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Old 29th May 2013, 07:53 PM   #11
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Originally Posted by M Gregg View Post
I was looking at this old text..

However we don't seem to use pentode input...The EF86 is not so popular these days..

M. Gregg
Hi M. Gregg,

The evolution of the vacuum tube amplifier started with the Triode, with which we are very familiar. For high-frequency radio use, however, the Triode has the serious limitation of its Miller Capacitance which limits the upper frequency at which a Triode can be used. Not usually a problem at audio frequencies, but at RF it was a show-stopper!

The Tetrode was invented to reduce the Miller Capacitance by shielding the Anode from the Grid using a "screen-grid". It was easy to manufacture (in the good old days), but had some issues with linearity (the "tetrode-kink"), so a 5th element (the "suppressor-grid") was added to suppress the 2ndary emission which caused the kink.

The Pentode was born, and here we are. Other tubes (especially the Heptode) were developed as mixer-oscillator tubes but we don't seem to use them much in the audio world (unless you are making a Theremin, for which they are very well suited - but that is actually an RF device, another story...)

The higher gain of the pentode has teh cost of higher anode resistance, which makes the interstage coupling a bit twitchier but is not a show-stopper. A majority of designs we see use the triode, but this is likely an historical artifact - triodes were used in the original designs that are replicated today in many projects, they were (way back when) inexpensive and readily available.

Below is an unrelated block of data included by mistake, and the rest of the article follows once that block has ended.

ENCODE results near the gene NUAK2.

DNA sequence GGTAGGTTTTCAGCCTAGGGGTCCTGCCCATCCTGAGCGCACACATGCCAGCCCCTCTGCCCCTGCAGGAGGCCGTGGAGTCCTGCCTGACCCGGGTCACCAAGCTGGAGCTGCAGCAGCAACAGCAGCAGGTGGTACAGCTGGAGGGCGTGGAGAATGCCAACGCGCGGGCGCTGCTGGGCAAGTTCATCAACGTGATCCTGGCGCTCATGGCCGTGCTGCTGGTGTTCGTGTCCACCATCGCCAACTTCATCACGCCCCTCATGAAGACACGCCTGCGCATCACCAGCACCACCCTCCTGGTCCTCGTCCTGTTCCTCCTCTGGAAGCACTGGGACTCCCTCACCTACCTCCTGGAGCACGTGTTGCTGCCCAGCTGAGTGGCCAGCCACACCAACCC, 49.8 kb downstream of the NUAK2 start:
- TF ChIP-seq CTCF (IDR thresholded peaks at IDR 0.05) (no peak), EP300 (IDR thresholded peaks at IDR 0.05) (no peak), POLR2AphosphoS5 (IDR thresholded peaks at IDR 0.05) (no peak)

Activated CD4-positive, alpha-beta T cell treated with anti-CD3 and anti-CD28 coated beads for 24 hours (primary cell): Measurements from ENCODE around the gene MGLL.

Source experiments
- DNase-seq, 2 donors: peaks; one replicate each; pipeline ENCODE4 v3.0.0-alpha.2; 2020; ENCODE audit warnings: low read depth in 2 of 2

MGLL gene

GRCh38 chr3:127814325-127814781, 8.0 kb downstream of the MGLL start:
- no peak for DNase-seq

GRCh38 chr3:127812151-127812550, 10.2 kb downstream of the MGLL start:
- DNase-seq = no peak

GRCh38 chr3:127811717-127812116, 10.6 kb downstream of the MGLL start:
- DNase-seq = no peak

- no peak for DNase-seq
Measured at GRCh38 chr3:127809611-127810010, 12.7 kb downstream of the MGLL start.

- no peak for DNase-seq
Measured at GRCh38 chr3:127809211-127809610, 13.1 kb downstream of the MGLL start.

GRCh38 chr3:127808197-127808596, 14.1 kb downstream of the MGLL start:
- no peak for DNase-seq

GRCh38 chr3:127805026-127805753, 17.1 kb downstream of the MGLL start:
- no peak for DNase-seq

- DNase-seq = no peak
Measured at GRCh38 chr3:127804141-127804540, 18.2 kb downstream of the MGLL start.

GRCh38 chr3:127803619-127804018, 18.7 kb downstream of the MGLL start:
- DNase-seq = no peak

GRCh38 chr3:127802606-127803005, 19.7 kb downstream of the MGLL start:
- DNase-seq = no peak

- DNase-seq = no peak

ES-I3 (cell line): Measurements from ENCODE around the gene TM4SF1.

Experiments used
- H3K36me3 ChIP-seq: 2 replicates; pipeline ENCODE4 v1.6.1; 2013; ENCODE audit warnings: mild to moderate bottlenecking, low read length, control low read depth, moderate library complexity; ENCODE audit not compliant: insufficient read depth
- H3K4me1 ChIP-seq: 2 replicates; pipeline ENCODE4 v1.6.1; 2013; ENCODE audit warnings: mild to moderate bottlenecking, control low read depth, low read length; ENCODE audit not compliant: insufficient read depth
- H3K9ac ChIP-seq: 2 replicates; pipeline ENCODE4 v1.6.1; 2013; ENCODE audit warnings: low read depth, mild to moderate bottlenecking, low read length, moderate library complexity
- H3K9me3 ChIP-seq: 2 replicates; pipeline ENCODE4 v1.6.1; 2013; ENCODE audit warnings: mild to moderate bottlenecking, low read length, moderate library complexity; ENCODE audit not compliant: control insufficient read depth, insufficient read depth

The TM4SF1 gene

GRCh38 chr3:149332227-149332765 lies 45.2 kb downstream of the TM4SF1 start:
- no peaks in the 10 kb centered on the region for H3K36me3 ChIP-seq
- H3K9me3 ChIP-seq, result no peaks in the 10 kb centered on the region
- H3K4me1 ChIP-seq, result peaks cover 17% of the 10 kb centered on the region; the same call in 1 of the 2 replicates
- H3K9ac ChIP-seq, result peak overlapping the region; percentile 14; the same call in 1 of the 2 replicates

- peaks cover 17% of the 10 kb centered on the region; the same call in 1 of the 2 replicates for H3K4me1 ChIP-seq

As tube prices go through the roof in these days, many folks are looking at alternatives to the "classic" designs and are beginning to look at the less-commonly used pentodes. No reason to not consider them - you will just have to put on the designer hat if you go that route.

I suppose you could use many of the cheap pentodes wired as triodes for the input stage as well, and not have to completely re-invent the wheel. We do that a lot on the output stages - why not on the input as well?

My 2-cents on this.

-- Just an average Man of Bronze --
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Old 29th May 2013, 08:26 PM   #12
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M - here is a link to links with "older" amplifier designs using pentodes on the input. Articles Contents Page

The designs I looked at use EF86 pentodes, teh Mullard uses the EF86 in "pentode-mode" and some of the others have the EF86 wired in "triode-mode".

May provide some background information for your original question.

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Old 30th May 2013, 12:12 AM   #13
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I love pentodes - use 'em all the time for single-ended amp drivers - mostly for driving other pentode output tubes in native or ultralinear mode - loop feedback included. The EF86 is a nice little tube. I've also had good luck with the 6J7 family along with the 6SJ7. 6C6, 12J7, 12SJ7, EF37, etc. I've also used the EL84/SV83 as a driver for a 300B, ala Thorsten Loesch. One stage for all your gain needs is nice.

Last edited by kstagger; 30th May 2013 at 12:14 AM.
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Old 30th May 2013, 01:55 AM   #14
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SY mentioned the Mullard 5-20. Perhaps the most elegant implementation of Mullard style circuitry is the H/K Cit. 5. For very good reason, Stu Hegeman loved high gm. The "Catch 22" here is the dwindling 12BY7 supply that is (IMO) best left to keep existing H/K Cit. 2 and Cit. 5 amps running. Fortunately, similar high gm/high bandwidth pentode types are available to the DIYer interested in building a "1 Off". The Cit. 5 can be improved by installing a 10M45S CCS in the LTP's tail.